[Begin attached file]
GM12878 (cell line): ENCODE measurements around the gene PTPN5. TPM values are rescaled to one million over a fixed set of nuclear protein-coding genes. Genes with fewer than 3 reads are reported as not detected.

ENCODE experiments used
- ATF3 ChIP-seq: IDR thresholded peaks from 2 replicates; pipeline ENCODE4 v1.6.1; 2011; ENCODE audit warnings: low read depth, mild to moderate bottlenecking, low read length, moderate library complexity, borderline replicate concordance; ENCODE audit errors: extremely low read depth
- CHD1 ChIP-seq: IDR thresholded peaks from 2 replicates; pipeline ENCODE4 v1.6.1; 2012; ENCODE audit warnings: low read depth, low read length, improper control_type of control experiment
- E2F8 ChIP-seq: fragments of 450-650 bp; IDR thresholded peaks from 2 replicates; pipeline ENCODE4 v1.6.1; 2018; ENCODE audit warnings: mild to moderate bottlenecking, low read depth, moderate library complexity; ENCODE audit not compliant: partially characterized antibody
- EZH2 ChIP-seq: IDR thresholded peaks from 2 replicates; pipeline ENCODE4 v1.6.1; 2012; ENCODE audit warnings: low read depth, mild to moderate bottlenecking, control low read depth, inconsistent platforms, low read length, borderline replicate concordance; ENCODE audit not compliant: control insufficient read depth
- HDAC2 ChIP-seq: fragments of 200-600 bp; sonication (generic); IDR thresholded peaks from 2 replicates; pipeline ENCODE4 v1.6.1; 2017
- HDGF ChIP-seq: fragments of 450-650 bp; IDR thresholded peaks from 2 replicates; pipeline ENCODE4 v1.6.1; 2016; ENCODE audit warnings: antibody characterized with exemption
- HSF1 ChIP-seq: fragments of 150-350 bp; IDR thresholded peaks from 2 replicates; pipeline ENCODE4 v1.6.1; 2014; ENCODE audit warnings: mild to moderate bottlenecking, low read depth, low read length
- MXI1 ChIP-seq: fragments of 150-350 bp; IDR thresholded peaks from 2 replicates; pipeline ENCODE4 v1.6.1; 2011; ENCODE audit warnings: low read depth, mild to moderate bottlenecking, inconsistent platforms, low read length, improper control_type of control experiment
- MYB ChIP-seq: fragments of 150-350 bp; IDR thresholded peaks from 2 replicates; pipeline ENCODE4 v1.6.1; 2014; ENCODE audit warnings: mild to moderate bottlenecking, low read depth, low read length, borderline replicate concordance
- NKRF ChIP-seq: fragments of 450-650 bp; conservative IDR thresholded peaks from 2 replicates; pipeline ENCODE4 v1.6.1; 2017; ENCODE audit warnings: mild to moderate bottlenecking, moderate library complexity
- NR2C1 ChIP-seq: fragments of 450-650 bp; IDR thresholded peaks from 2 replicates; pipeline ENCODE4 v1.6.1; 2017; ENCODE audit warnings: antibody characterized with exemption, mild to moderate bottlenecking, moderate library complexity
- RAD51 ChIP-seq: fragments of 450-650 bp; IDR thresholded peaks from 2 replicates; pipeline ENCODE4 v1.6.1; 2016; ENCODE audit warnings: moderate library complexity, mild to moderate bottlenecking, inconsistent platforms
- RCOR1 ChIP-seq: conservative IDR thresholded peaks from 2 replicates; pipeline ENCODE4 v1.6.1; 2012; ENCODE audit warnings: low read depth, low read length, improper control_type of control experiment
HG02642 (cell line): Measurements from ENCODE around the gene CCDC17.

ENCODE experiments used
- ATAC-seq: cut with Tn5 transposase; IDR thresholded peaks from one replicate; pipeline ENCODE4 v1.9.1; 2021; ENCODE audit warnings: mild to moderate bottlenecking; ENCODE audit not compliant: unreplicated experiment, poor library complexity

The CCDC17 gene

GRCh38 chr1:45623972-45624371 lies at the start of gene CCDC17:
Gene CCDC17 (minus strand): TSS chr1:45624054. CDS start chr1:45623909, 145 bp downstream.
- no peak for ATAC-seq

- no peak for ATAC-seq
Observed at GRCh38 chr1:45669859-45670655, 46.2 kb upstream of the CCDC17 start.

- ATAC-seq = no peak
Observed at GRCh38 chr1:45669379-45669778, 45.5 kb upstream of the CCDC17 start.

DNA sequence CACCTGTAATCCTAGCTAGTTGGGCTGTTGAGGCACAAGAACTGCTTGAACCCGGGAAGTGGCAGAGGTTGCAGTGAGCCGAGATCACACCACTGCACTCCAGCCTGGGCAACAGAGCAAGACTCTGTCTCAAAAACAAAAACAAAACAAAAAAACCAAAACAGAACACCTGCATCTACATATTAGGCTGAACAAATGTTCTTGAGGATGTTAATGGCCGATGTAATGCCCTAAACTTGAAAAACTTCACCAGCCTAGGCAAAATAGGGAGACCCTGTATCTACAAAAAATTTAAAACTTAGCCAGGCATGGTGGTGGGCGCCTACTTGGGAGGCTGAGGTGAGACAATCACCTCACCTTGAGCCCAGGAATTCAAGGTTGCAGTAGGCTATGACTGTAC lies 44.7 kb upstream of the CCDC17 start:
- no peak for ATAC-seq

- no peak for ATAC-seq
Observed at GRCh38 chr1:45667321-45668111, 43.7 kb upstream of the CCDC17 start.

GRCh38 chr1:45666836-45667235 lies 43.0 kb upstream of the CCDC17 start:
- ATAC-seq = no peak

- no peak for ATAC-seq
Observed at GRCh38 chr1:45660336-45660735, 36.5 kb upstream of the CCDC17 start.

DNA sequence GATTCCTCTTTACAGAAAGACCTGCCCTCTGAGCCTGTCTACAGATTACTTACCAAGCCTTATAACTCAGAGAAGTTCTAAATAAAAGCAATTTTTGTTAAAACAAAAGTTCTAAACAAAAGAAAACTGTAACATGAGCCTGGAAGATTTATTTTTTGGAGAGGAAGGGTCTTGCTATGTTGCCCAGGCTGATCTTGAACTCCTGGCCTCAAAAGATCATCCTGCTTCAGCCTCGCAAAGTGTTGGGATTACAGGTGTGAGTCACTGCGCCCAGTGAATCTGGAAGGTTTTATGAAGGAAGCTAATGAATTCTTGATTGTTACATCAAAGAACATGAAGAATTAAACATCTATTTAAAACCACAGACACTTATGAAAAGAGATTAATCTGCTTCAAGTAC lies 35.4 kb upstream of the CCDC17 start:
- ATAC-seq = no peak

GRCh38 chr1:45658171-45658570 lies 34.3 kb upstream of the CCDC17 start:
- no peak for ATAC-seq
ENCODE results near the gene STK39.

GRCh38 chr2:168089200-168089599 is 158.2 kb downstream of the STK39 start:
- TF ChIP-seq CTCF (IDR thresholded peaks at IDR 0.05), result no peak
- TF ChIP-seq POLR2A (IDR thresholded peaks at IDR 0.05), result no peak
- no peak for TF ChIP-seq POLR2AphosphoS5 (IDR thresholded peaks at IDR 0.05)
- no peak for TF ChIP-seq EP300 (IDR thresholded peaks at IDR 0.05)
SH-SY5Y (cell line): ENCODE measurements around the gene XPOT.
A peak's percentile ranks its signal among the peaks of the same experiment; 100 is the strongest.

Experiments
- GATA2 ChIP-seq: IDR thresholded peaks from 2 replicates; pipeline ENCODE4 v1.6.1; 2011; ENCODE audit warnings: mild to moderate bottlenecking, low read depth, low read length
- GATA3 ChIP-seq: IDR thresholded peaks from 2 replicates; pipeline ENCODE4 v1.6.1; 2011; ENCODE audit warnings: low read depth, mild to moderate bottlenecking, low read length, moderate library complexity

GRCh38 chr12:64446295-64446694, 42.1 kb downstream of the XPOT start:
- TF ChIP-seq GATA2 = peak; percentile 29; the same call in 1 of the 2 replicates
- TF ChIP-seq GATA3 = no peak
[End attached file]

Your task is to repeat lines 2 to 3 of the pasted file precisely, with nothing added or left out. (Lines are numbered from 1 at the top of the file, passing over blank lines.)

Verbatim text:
ENCODE experiments used
- ATF3 ChIP-seq: IDR thresholded peaks from 2 replicates; pipeline ENCODE4 v1.6.1; 2011; ENCODE audit warnings: low read depth, mild to moderate bottlenecking, low read length, moderate library complexity, borderline replicate concordance; ENCODE audit errors: extremely low read depth